Purim foods often symbolize the virtue of Esther, the downfall of Haman, the surprises of the Megillah and the sweetness of overcoming evil. This Purim (sunset March 9 to nightfall March 10), try two new recipes that draw on these traditions.
Candied Carrot Hamantaschen are shaped like the evil vizier’s hat (or pocket) and celebrate the Jewish victory. The cookies’ filling is orange and cinnamon-flavored candied carrots, a twist on an old-fashioned Ashkenazi sweet.
Chickpeas are eaten in recognition of Esther having kept a vegetarian diet in the palace. Chickpea and Tortellini Sauté combines them with the pasta, which with its “hidden” filling symbolizes the subterfuges of the Purim story.
Candied Carrot Hamantaschen
Makes 12 cookies
- Hamantaschen Dough (see below)
- 1¾ cups sliced carrots (cut in ¼-inch rounds)
- ½ cup sugar
- 2 tsp. grated orange zest
- ¼ tsp. salt
- ¼ tsp. orange oil OR ½ tsp. orange extract (see notes)
- Water as needed
- 1/8 tsp. ground cinnamon
- Flour as needed
- 1 large egg yolk, beaten with 1 Tbs. water
Place carrots in saucepan with water just to cover. Stir in sugar, zest, salt and orange oil. Bring to simmer over medium heat, stirring often. Lower heat. Simmer uncovered 45-60 minutes, stirring occasionally, until carrots are very, very soft and most of the liquid is evaporated and what is left is syrupy. Remove from heat. Stir in cinnamon. Coarsely mash carrots.
Heat oven to 350 degrees. Lightly flour work surface and rolling pin. Roll out dough ¼-inch thick. Cut into 3- to 3½-inch-diameter circles with cookie cutter or upside-down glass. Combine scraps into a ball and repeat as necessary. Place on ungreased baking sheet. Lightly brush the outer rim of the top of each circle with egg wash. Place ½ Tbs. of filling in center of each. Push up 3 sides to form triangle, firmly pinching so cookies maintain their shape. Brush egg wash on outside of cookies, making sure to cover all pinched seams. Bake 22-25 minutes or until lightly browned. Cool on rack.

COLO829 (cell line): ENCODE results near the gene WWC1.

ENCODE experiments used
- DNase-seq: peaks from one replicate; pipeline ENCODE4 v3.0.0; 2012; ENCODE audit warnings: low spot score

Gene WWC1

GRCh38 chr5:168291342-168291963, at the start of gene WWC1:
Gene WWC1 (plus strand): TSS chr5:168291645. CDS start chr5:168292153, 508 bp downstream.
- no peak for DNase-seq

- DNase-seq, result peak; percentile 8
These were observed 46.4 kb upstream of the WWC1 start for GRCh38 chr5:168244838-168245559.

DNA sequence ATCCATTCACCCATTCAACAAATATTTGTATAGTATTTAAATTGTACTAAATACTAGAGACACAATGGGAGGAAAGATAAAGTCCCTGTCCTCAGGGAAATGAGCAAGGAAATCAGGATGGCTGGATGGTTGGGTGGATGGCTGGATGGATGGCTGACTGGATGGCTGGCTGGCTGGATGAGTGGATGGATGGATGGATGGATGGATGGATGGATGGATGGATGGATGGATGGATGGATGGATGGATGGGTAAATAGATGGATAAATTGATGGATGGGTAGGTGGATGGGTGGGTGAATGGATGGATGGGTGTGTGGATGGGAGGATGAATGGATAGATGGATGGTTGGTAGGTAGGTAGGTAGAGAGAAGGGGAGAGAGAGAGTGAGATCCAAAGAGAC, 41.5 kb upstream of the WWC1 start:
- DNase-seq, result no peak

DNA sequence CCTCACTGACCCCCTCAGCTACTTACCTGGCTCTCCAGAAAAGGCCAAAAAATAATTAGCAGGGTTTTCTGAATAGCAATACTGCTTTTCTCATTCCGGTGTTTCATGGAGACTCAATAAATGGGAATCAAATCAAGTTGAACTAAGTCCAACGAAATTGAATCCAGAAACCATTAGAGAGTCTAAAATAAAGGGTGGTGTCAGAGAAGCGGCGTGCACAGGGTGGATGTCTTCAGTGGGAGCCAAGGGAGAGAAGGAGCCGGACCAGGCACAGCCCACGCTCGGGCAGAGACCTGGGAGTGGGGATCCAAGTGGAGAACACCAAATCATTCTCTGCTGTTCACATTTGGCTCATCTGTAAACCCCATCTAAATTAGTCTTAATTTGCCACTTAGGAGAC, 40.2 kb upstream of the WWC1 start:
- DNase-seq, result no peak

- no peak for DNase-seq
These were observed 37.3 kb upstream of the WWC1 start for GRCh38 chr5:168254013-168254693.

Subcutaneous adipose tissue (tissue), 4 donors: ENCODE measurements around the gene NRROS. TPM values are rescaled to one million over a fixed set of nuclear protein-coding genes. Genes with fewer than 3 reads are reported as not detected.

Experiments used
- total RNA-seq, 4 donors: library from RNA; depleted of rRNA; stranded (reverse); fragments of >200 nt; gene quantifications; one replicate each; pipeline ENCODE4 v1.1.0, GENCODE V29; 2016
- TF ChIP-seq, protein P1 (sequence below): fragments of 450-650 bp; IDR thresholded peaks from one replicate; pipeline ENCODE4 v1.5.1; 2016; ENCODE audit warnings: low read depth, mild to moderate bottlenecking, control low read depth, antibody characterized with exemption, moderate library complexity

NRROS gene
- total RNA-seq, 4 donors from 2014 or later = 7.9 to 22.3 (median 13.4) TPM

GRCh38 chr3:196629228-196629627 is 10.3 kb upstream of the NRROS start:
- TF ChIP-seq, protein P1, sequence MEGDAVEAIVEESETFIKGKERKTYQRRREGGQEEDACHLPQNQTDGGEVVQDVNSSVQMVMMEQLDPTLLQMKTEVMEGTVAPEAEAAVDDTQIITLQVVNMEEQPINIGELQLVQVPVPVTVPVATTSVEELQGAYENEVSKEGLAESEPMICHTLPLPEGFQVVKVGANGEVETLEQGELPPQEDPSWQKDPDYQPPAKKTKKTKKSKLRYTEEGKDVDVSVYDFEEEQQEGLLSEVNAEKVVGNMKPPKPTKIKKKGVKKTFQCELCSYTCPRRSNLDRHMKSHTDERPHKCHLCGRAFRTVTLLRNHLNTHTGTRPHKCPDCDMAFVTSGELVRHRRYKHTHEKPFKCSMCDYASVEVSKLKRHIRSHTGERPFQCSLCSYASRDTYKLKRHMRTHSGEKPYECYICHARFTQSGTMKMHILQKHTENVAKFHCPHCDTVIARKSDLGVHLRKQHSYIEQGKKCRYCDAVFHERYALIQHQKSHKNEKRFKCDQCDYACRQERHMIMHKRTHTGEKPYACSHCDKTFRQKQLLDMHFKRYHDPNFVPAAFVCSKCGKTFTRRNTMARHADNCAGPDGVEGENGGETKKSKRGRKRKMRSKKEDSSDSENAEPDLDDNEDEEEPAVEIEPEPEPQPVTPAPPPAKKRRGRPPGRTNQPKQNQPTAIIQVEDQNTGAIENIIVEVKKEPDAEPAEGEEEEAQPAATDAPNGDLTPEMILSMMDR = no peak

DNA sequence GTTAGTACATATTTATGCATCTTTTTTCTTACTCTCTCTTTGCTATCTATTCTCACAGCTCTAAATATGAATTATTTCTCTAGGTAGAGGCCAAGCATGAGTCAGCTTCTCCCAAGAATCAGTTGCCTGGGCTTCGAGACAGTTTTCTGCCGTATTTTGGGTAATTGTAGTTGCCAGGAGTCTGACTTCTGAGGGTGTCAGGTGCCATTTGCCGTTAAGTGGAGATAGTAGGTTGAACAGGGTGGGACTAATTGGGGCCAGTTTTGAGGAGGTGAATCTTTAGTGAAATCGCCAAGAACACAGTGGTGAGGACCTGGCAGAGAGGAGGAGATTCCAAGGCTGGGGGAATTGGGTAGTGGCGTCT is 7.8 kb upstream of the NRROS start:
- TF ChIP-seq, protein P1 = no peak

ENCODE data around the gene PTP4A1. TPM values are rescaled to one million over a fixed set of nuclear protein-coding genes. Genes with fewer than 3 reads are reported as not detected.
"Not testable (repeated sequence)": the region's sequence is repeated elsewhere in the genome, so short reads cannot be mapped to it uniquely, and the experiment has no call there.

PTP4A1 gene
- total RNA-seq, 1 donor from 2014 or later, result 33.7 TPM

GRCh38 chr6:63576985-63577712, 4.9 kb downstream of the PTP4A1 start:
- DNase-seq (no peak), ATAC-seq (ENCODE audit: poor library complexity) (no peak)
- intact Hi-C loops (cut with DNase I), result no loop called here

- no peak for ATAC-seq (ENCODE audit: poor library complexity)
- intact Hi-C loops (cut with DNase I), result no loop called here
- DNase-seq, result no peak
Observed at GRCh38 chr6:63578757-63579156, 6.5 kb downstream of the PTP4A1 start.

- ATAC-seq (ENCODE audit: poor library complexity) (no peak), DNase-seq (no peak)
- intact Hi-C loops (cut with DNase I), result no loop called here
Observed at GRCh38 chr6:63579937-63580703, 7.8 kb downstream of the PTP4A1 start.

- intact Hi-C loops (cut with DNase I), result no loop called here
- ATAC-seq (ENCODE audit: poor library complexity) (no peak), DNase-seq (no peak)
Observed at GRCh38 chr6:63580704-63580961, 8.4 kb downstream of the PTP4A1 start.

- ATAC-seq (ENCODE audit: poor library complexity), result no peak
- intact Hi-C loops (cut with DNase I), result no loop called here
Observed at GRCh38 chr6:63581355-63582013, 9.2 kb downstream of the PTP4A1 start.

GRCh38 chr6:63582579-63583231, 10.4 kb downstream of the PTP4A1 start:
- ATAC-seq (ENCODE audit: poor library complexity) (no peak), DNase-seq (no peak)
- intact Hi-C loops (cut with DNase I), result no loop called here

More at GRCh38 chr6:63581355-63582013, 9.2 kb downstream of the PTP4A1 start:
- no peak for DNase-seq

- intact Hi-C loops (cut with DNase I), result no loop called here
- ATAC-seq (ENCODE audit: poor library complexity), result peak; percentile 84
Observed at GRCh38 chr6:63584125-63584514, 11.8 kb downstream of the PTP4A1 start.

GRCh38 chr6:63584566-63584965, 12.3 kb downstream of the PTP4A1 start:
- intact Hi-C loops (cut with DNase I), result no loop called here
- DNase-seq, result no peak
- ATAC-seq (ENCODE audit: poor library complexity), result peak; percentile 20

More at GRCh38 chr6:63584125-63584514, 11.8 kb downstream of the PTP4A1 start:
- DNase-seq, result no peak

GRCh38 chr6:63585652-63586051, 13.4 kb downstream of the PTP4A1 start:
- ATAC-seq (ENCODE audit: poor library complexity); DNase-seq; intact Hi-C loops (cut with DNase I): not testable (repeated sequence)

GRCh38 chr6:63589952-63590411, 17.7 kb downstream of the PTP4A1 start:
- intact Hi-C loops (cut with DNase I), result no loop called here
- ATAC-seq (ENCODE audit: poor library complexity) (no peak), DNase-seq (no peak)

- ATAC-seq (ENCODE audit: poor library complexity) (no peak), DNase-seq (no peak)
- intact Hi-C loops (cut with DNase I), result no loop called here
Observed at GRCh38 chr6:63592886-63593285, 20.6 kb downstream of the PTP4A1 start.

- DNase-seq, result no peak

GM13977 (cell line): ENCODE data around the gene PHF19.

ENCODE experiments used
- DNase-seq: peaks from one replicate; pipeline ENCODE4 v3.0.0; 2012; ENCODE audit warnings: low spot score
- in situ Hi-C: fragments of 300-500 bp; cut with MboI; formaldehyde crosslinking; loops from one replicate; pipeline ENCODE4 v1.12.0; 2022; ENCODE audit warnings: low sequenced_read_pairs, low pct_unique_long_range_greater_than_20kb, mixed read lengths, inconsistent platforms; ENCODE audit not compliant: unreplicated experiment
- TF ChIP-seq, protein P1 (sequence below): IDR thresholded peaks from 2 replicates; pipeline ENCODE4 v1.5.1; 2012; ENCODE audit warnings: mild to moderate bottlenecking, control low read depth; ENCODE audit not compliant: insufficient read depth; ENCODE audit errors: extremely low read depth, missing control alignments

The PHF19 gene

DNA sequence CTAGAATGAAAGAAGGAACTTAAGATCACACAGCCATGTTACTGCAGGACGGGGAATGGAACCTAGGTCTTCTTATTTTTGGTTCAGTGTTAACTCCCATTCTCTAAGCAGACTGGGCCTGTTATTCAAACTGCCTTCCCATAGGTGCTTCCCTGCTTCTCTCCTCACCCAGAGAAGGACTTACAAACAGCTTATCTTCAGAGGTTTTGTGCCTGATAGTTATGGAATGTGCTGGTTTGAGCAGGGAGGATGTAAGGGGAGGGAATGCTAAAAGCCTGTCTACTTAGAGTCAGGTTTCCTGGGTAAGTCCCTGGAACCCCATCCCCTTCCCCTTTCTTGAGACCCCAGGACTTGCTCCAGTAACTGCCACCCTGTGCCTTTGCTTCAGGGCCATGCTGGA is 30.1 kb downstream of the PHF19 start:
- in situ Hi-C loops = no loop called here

Hamantaschen Dough: Use your favorite recipe or try this one. Stir together 1 cup flour, 1 tsp. baking powder, 2 Tbs. sugar, and 1/8 tsp. salt. Cut 4 Tbs. room-temperature unsalted butter or stick margarine into small pieces. Use two forks to cut butter into flour until the bits of combined butter and flour are each about the size of a lentil. Mix in 1 large egg (beaten). Stir in 2 Tbs. of milk or nondairy milk until a rough dough forms. Hand knead until ball forms.
Notes: Substitute ½ cup orange juice in carrot cooking liquid for orange oil or extract. Recipe doubles well.
Chickpea and Tortellini Sauté
- 8 or 9 oz. package cheese tortellini
- 3 to 4 Tbs. olive oil, divided, plus as needed
- 1 cup chopped onion
- 1 Tbs. finely chopped garlic
- ¼ tsp. salt, or to taste
- ¼ tsp. ground black pepper
- ¼ tsp. red pepper flakes, or to taste
- 1 cup sliced carrot (cut in ¼-inch rounds)
- 15 oz. can chickpeas, rinsed and drained
- 4 cups (packed) chopped kale
- ¼ tsp. sugar, if needed
- ¼ cup chopped fresh tomatoes
- ¼ shredded Parmesan cheese
Cook tortellini according to package directions until firm to the bite. (Do not overcook.) Drain, rinse in cold water and drain.
Heat 2 Tbs. oil in 12-inch fry pan over medium high heat. Sauté onions until softened. Add garlic. Sauté until golden. Stir in salt, black pepper and pepper flakes. Add carrots, sauté until they soften and are almost cooked. Stir in chickpeas and kale. Sauté until kale is cooked, drizzling in oil if needed. Taste. Adjust seasonings. Add sugar if too bitter. Gently stir in tortellini until warmed through. Stir in 1-2 Tbs. oil. Serve garnished with tomatoes and cheese.